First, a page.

Putin has also removed the military from any potential role in domestic repression. Research shows that in general the regular military strongly dislikes being tasked with domestic crowd control and carrying out violent crackdowns on opposition. Militaries see themselves as defenders of the nation, not the gendarme of a despot.

In 2016, Putin authorized the creation of the National Guard, or Rosgvardia. Rosgvardia consolidates the internal security troops into a large organization oriented toward crowd control and quashing internal dissent. Its leader, Viktor Zolotov, is a notorious Putin loyalist and his former bodyguard. Rosgvardia’s role in preventing coups is less direct than providing forces to fight a military coup, though that is indeed possible. Instead, it does so indirectly: By removing any cause for using the regular military for domestic repression, it reduces the incentives for the Russian military to attempt a coup. Dictators from Egypt’s Hosni Mubarak to Venezuela’s Hugo Chávez learned the dangers of calling on the military to repress mass protests.

If all of this weren’t enough, Putin’s regime also maintains a series of well-armed security services with formidable intelligence collection capacities outside the regular army and Rosgvardia. Were they to attempt a coup, the plot might be discovered and resisted from these agencies.

In Putin’s Russia, the agency with the primary responsibility for protecting Putin and other top leadership is the Federal Protective Service (FSO). The FSO is the successor to the Ninth Directorate of the KGB. It also plays an intelligence role, which duplicates some of the functions of other agencies, and plays a role in monitoring the military alongside FSB military counterintelligence. The FSO is large and well armed, with carefully screened infantry units guarding the Kremlin. In addition to the FSO, Russia has the primary successor to the KGB, the FSB. The FSB is a large agency with a sweeping mandate that extends well beyond its military counterintelligence duties and is led by a longtime Putin loyalist.

In addition to these strategies to prevent a military coup, Putin has successfully personalized control over his fellow ruling elites to prevent a palace coup. He is not constrained by a party politburo or the Duma. Individuals owe their positions to remaining in his good graces. Surrounded by sycophants who distrust one another and owe their positions to his personal favor, Putin knows there are few elites in Russia capable of moving against him. Meanwhile, some have suggested his own security services could remove him. While that is of course possible, it is relatively rare in comparative perspective. It is made less likely in Russia by the fragmentation of the security services. No single intelligence agency dominates all others, and they all duplicate and monitor one another.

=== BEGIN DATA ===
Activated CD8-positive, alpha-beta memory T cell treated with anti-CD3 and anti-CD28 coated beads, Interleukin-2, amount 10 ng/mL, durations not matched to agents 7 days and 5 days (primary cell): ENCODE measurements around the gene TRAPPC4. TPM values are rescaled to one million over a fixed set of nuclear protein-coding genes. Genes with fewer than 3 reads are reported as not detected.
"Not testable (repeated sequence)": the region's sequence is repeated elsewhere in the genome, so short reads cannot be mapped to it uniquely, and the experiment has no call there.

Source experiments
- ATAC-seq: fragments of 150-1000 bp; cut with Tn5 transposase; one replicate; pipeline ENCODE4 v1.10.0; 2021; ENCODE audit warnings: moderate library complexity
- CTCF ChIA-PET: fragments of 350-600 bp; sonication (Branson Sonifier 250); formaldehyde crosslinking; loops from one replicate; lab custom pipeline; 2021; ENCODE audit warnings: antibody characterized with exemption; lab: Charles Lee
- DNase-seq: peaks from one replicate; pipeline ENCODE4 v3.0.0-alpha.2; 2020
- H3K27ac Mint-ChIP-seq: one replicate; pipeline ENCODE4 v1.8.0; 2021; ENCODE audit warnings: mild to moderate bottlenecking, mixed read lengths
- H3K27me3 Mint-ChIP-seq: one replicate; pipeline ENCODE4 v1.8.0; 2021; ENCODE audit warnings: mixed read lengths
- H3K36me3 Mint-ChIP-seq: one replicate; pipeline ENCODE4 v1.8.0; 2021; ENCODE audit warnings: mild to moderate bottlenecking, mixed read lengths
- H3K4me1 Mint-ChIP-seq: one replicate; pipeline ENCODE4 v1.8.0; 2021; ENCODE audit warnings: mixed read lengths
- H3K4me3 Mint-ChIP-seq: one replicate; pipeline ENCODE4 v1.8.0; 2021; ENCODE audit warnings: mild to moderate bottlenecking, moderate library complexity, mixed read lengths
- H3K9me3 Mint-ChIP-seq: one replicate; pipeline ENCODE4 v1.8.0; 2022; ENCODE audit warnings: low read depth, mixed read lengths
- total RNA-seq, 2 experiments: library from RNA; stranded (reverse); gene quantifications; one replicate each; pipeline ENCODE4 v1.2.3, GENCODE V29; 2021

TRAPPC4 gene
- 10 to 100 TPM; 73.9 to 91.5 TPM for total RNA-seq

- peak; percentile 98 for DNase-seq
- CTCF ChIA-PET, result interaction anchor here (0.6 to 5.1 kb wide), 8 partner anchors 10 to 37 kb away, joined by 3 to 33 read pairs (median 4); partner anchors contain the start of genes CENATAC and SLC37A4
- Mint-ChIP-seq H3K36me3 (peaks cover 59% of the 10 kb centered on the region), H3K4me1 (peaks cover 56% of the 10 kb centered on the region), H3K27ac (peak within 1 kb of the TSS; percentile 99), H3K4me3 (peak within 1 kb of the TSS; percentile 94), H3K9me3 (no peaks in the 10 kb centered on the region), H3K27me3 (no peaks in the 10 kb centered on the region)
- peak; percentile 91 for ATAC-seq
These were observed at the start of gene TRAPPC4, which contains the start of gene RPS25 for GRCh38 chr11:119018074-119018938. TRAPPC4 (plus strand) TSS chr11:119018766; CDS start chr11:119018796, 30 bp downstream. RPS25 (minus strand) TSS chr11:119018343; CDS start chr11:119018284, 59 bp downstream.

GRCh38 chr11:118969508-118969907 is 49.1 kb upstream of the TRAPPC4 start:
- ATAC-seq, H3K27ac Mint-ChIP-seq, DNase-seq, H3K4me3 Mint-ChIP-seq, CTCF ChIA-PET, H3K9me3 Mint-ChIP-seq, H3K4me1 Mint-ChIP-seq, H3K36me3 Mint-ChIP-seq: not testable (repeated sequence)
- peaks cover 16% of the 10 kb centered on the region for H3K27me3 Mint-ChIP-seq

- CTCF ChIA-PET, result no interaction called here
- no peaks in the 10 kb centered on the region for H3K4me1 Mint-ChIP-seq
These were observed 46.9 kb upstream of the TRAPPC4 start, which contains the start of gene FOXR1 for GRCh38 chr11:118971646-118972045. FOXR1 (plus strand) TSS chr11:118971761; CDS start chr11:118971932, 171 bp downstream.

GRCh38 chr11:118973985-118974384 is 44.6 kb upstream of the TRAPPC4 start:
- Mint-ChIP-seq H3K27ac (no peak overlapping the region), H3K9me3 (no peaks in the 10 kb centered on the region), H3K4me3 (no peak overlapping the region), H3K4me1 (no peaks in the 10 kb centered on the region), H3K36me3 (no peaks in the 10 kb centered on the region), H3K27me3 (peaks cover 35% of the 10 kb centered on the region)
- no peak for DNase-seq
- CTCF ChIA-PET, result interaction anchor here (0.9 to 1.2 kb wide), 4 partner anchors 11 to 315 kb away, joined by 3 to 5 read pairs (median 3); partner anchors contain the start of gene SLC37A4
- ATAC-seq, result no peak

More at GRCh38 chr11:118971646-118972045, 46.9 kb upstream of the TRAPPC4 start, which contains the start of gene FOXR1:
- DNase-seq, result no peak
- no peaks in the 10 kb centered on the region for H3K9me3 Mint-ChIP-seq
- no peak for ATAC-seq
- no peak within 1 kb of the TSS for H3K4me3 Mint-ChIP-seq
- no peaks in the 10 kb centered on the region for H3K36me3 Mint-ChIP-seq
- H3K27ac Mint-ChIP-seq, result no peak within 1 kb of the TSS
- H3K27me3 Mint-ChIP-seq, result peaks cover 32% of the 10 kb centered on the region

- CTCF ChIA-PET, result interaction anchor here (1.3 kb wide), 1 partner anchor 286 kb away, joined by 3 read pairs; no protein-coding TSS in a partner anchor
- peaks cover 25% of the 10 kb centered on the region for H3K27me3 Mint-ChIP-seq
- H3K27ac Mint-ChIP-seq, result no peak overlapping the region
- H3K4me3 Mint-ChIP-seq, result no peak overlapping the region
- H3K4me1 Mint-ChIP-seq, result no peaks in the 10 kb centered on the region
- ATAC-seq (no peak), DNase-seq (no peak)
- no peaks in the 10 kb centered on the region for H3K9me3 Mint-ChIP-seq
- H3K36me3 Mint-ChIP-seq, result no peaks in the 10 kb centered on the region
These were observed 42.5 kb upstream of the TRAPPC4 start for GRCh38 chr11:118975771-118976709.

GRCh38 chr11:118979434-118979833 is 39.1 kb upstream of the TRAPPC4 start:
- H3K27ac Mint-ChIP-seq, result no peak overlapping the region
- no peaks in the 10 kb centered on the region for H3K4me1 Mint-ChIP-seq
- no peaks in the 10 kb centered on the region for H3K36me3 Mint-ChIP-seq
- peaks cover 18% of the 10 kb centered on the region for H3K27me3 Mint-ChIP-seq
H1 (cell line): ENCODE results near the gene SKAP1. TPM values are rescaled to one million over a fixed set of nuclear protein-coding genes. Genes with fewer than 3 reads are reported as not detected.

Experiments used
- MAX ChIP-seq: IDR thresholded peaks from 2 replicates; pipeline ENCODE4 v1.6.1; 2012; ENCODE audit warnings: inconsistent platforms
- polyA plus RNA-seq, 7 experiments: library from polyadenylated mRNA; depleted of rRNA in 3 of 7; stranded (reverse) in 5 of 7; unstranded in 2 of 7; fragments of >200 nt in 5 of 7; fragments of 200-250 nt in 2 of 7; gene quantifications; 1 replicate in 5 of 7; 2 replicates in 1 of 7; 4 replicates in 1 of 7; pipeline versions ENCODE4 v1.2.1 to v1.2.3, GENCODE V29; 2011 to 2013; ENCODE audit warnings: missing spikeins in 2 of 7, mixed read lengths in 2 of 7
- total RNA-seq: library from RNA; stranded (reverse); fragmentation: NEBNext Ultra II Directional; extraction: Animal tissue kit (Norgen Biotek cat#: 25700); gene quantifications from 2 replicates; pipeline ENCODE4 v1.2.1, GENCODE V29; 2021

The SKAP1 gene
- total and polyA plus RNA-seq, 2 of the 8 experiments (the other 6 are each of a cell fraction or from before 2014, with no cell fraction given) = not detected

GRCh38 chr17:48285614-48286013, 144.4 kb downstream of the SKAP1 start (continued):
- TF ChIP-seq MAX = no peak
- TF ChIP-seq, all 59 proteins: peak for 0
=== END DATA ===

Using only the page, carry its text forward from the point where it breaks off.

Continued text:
The costs of a failed coup against Putin would be potentially enormous. Failed plotters generally face jail, exile, or execution. Even if everyone in Putin’s inner circle wished to get rid of him, the consequences of failed action and the difficulties of coordinating a move against him under the watchful gaze of multiple security services render any coup unlikely.

Over the past two decades, Putin has consolidated a considerable amount of personal power. There are no members of his inner circle capable of restraining him. It is therefore possible that, like other personalist dictators, Putin weathers this crisis without losing power. It is worth remembering that personalist dictators like Muammar al-Qaddafi and Saddam Hussein weathered enormous and repeated domestic crises without being overthrown by their fellow elites or publics.

As is so often the case, the war abroad has brought a crackdown at home. Russians have been bravely protesting in large numbers despite an incredibly repressive environment to mass protest. But for mass protests to bring down a regime, security forces need to either side with the protesters and remove the dictator (as in Bolivia in 2019) or remain on the sidelines (as in Tunisia in 2011) and passively support the collapse of the government.

What might an end to Putin’s regime look like? He may not have to look too far afield to find a likely scenario. In fact, the answers could lie in the ouster of a dictator central to the current crisis: Viktor Yanukovych in Ukraine. On February 19-20, 2014, Yanukovych ordered his security forces to fire live ammunition on protesters, killing around 70 people. Rather than quelling the protests, however, the repression led to their intensification and the defection of key security services and top figures in the regime. Shortly thereafter, the SBU security service announced it would cease operations against protesters, and the forces guarding the government left their posts. With no security forces remaining willing to repress, Yanukovych fled into exile in Russia.

Authoritarian regimes appear to be very stable until suddenly they are not. Putin’s regime is not likely to be an exception. While a coup may be unlikely, it is of course not impossible. The odds are certainly higher than at any other point in Putin’s reign. Yet Putin’s greatest risk comes not from a coup but from elite defection. Like his old ally Yanukovych, Putin may find that he cannot effectively order sufficient security service repression to stave off protests. Resignations may increase into a cascade of defections by key elites in his regime anxious to not sink with the ship. While the costs of resigning could be serious, they likely pale in comparison to the risks of a failed coup. While they might not oust him themselves, his security services may not save him.

Adam E. Casey is a postdoctoral fellow at the Weiser Center for Emerging Democracies at the University of Michigan. Twitter: @adam_e_casey